Digital Minimalism

A few days after I have started working on this post, I begun reading Cal Newport’s Digital Minimalism book and quickly realized how both topics interrelate to each other. But now one by one:

Digital minimalism is a philosophy of technology use in which you focus your entire time on a small number of carefully selected and optimized activities to strongly support things you value and happily miss out everything else. – Cal Newport

I think there is so much essence in this statement thus emphasizing the need for focussed and intentional attention for our daily activities. I’ve finished reading the book before releasing this post and as main takeaways I can for sure recommend the key principles behind digital minimalism:

I think RSS/Atom should be one of the technologies every digital minimalist should have in her/her repertoire:

So-called social websites

Almost everything we do in our lifes requires our mental focus and the will to address some attention to that specific activity. Human capacity for attention is limited and because the industry knows how to exploit human behaviour, there is a huge competition within the attention economy. You’re asked to subscribe to all kind of newsletters and eventually you’ll get bombarded with content you didn’t ask for.

Searching for all kind of RSS services I’ve stumbled upon rss-bridge which has some critical standing on “so-called social websites”:

Your catchword is “share”, but you don’t want us to share. You want to keep us within your walled gardens. That’s why you’ve been removing RSS links from webpages, hiding them deep on your website, or removed feeds entirely, replacing it with crippled or demented proprietary API. FUCK YOU. – rss-bridge

Again: it’s against their business to simply let you decide what to do with your content. They’re like tech giants selling tobacco products.

We want to share with friends, using open protocols: RSS, Atom, XMPP, whatever. Because no one wants to have your service with your applications using your API force-feeding them. Friends must be free to choose whatever software and service they want. – rss-bridge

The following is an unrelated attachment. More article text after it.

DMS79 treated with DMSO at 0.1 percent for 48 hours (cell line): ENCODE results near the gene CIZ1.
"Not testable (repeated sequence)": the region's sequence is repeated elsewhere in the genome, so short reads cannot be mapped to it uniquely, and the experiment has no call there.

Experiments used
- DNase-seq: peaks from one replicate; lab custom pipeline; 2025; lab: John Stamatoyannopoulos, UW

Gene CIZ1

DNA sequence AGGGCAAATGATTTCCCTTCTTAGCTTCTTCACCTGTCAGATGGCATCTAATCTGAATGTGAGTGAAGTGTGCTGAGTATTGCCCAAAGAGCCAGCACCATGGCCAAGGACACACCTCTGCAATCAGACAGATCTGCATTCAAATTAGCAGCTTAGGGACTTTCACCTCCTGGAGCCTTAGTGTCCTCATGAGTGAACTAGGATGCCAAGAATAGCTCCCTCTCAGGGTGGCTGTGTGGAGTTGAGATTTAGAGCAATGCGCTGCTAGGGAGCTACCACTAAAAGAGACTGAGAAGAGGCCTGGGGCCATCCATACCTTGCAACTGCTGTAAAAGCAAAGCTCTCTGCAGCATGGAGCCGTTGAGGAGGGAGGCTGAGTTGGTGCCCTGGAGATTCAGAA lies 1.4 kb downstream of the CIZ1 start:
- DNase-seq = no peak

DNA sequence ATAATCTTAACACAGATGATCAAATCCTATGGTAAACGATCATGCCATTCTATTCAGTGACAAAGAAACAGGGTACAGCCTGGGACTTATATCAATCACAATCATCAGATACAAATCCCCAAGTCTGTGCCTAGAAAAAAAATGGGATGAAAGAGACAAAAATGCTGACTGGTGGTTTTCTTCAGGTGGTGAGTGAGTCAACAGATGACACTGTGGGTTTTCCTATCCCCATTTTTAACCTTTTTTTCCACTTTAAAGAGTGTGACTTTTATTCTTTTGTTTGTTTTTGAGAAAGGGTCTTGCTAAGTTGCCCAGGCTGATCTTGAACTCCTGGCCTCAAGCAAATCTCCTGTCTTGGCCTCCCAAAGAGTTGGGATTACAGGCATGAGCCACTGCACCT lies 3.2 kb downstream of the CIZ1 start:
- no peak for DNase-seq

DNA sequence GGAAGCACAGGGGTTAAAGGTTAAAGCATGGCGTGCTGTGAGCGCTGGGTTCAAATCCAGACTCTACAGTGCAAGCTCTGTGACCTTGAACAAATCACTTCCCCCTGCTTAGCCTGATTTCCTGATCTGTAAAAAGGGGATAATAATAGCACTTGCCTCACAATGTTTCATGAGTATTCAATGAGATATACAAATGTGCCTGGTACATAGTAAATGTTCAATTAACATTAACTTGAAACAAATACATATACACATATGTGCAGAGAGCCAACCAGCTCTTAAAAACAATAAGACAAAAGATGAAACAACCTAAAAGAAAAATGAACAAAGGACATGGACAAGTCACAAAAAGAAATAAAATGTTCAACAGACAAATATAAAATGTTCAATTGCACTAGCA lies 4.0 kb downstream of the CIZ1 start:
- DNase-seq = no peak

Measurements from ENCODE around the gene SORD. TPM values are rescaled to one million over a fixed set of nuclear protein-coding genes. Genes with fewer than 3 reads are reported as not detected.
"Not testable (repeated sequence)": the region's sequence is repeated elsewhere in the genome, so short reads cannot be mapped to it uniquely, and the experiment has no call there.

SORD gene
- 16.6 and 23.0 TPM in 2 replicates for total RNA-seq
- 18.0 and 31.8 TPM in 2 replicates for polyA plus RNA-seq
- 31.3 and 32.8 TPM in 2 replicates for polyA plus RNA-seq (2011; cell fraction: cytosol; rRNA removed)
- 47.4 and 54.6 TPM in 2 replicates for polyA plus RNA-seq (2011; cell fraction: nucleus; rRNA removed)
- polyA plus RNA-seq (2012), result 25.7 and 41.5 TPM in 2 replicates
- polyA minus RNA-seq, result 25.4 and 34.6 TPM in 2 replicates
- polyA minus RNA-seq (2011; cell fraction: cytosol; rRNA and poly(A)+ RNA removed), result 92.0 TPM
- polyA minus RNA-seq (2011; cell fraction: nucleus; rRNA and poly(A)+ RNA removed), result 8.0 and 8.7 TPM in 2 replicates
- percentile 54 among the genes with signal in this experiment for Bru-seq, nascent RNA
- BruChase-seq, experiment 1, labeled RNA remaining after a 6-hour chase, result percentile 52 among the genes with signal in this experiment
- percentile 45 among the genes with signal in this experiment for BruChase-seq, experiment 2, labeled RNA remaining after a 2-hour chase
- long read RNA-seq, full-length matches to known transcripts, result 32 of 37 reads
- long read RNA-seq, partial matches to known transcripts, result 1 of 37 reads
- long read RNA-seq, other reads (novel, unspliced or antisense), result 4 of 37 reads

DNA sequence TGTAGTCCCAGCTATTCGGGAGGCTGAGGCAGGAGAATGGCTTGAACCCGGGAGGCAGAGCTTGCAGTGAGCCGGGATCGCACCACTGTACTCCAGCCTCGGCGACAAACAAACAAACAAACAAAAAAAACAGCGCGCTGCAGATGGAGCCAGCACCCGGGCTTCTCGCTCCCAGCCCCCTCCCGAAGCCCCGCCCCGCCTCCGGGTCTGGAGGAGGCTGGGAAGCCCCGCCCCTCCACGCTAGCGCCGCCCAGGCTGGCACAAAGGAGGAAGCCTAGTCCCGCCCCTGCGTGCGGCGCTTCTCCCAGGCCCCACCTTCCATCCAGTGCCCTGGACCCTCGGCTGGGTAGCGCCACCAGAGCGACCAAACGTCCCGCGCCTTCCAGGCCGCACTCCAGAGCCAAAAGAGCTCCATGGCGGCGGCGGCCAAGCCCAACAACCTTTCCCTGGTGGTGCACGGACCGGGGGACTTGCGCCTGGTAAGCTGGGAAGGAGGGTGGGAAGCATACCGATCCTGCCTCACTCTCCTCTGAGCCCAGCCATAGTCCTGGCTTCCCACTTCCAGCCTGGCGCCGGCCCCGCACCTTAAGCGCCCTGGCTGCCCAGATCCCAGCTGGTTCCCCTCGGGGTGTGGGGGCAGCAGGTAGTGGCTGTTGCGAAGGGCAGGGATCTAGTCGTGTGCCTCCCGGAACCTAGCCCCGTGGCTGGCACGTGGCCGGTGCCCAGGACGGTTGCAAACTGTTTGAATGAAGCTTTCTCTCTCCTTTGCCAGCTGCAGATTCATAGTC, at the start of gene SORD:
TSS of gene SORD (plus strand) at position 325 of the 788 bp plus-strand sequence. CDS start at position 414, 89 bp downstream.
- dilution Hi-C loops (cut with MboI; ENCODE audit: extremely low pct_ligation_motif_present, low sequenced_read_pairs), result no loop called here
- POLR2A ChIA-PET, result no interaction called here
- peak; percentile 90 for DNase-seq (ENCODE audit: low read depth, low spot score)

Don’t try to reinvent the wheel. The technology is already there and has worked fine for decades now.

Also recently there have been lots of RSS related entries on Hackernews.

Media consumption

I don’t like fast food neither fast media. I try not to consume media as soon it’s published and I don’t subscribe to every possible news source - my reading time is limited anyways.

What I instead try to do is to consume media with a mindset of slowness:

Besides adopting slow media and while I’m not against social media I do think you can extract value out of it if used the proper way. Also Cal Newport suggests using it like a professional:

Really Simple Stuff

RSS (Really Simple Syndication) and Atom feeds have been for decades the best way to consume content and the let the consumer decide when to do so.


I don’t care if it’s JSON, RSS or ATOM. It should be a standard, parseable format! That’s what I’m asking for. Even worse: There are sites without any RSS feeds that have a public API for fetching things. Please, stop doing so! There is nothing wrong with RSS/ATOM and standardization is good.

In the following sections I’ll give some advice how you can get RSS/ATOM feeds from well known services.

Social Media

The social media list is definitely not complete. I will just list the ones I use from time to time.



I mainly use for listening to podcasts and finding new content. However, I use Emacs/elfeed to make a pre-selection of episodes because it’s really fast and convenient to integrate within my daily workflow. Using the mobile app instead is time consuming and I’m always distracted by something else. As I’ve mentioned before: Use technology wisely and come up with a workflow that doesn’t distract you from the real task.